The prophesied day of doom may not yet have come for Infowars founder Alex Jones, who proclaimed YouTube would summarily ban him on Sunday but rode out the day with the account intact. But kindred soul Mike Adams, the self-declared "Health Ranger" behind questionably reliable pseudoscience site Natural News, recently got slapped with his own YouTube account termination.
Adams is kind of like an alternative medicine-themed Jones who markets his own supplements store with everything from unfounded anti-vaccine theories to distrust of virtually all science-based medicine, as well as vehemently nationalist and pro-gun content. He has gotten in trouble before when Google temporarily delisted Natural News in 2017 — but despite speculation it related to the reams of inaccurate medical information that the site injects into search results or Adam's belief the CIA was somehow involved, it turned out Google merely penalised him for sneaky redirects.
It is hard to say just how big or influential Natural News is, but its unsupported articles on topics like how lemons prevent cancer and spirulina pills boost brain function regularly went viral on Facebook as recently as 2014, per Slate. An archived version of Adams' YouTube about page (alas, from 2016) showed he had at least 100,000 followers and at least 21 million views.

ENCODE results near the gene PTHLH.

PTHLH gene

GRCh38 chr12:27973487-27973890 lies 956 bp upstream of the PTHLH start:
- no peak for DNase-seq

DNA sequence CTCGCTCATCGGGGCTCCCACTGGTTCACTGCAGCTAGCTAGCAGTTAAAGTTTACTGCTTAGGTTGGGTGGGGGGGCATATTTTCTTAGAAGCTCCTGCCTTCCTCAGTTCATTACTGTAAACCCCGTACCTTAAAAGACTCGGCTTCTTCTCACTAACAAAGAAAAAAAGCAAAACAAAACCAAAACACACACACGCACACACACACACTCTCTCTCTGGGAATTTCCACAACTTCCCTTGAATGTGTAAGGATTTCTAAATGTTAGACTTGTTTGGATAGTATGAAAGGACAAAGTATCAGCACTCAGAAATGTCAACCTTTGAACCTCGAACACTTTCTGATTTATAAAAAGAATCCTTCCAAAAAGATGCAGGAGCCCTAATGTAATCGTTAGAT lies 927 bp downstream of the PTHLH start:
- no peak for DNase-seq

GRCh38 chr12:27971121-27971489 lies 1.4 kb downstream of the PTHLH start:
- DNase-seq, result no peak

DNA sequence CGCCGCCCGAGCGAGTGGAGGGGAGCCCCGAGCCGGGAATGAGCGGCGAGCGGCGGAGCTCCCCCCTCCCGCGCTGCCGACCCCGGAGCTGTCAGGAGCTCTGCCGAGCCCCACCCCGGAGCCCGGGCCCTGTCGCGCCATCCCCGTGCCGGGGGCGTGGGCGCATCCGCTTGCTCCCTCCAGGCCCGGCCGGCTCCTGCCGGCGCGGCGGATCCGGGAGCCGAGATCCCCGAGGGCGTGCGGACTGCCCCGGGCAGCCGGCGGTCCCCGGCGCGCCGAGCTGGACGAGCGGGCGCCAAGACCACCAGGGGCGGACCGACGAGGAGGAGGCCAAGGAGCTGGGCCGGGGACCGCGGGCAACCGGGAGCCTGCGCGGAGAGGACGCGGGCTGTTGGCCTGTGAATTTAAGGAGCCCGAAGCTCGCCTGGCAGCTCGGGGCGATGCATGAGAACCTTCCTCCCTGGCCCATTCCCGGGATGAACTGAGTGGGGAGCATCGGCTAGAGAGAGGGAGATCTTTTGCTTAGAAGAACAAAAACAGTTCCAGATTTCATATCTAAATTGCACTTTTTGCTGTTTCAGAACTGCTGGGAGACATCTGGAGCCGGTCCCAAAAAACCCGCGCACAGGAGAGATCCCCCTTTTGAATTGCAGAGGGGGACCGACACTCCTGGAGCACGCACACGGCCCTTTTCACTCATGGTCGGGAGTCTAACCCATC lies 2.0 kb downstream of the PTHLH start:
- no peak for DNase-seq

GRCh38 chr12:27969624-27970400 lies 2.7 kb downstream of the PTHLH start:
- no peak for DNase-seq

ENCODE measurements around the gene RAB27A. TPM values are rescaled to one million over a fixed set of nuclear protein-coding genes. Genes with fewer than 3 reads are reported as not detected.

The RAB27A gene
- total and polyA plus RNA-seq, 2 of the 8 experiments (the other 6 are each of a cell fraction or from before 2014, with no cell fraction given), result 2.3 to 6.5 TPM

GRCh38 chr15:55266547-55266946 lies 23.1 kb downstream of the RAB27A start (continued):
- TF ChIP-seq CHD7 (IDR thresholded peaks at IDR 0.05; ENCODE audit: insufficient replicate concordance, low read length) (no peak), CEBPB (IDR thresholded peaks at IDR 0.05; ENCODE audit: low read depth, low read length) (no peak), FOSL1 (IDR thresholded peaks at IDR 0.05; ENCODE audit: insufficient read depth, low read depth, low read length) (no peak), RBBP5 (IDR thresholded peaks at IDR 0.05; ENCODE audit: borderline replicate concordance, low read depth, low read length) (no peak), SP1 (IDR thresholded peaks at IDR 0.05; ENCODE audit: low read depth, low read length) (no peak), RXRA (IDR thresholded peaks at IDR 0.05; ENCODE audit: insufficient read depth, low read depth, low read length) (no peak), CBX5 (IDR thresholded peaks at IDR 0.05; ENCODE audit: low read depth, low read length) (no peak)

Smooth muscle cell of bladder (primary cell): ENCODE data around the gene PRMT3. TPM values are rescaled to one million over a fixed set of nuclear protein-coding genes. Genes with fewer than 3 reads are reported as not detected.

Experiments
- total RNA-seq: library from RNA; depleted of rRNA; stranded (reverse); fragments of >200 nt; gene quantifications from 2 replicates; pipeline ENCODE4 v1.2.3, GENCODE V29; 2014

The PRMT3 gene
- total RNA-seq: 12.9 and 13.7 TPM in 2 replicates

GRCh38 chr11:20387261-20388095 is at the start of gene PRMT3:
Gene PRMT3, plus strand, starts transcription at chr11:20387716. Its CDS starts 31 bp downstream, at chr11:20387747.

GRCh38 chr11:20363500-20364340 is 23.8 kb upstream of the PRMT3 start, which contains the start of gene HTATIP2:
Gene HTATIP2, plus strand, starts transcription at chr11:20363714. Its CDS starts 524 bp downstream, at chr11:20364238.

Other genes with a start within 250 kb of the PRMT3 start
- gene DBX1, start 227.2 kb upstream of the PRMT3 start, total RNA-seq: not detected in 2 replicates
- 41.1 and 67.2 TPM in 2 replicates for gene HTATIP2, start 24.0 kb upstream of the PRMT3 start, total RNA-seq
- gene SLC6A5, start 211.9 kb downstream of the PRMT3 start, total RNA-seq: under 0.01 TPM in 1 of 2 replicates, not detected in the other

Now, going to that account results in a message saying it has been "terminated for violating YouTube's Community Guidelines." It's not clear what exactly triggered the ban. In a series of angry posts, Adams called the account termination part of a "censorship rampage" directed by the Southern Poverty Law Center, a nonprofit that monitors hate groups, but noted one of the strikes was because of a years-old interview with the author of a book titled Nobody Died at Sandy Hook. His explanation made explicit mention of "mass shooting false flag" operations - hinting that the remaining strikes probably had something to do with that specific genre of conspiracy content, which YouTube has repeatedly failed to control on the site.
Account terminations are ostensibly permanent, though there's an appeals process by which account owners can contest the site's moderators. YouTube is under a lot of media pressure to crack down on the sheer level of harassment and conspiracy theories that circulate throughout the site, but in the past few weeks it's been rather inconsistent and reversed a number of relevant bans. So it's possible that this is not the last we'll see of the Health Ranger on YouTube, though if the ban sticks, the site's rules prohibit Adams from opening any new accounts.
YouTube did not immediately reply to a request for comment on this story, but we'll update if we hear back.